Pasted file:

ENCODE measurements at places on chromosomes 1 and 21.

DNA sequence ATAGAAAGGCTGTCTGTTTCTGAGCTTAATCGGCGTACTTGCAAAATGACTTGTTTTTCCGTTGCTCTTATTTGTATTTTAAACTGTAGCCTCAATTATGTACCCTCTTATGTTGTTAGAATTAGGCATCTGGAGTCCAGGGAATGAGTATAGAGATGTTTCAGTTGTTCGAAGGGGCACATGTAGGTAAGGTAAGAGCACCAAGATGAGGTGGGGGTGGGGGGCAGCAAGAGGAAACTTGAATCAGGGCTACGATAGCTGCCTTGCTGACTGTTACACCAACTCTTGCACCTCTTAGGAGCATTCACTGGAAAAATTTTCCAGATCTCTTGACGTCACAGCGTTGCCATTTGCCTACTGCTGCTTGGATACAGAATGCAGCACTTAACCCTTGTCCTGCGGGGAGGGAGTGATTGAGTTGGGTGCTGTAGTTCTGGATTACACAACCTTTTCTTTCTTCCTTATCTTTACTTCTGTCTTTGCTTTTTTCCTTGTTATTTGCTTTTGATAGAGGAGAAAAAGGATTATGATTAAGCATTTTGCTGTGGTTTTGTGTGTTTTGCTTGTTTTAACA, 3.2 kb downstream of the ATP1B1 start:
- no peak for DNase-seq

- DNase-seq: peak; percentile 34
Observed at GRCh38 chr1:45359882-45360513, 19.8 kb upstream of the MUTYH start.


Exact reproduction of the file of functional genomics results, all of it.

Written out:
ENCODE measurements at places on chromosomes 1 and 21.

DNA sequence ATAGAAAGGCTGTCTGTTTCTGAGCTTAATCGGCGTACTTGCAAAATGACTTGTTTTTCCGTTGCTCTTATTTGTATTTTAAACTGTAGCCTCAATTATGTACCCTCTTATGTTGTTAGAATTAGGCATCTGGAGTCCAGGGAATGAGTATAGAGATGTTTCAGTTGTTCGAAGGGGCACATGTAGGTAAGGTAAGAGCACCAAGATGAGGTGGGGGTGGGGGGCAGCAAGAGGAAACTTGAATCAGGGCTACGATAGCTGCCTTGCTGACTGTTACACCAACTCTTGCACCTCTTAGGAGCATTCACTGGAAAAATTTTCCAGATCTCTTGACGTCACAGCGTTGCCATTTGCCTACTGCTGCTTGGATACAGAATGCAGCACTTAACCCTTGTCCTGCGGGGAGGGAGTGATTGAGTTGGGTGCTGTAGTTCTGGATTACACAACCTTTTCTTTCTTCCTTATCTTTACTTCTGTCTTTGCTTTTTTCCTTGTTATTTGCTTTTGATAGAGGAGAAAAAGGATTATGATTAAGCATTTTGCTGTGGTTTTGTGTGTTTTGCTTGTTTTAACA, 3.2 kb downstream of the ATP1B1 start:
- no peak for DNase-seq

- DNase-seq: peak; percentile 34
Observed at GRCh38 chr1:45359882-45360513, 19.8 kb upstream of the MUTYH start.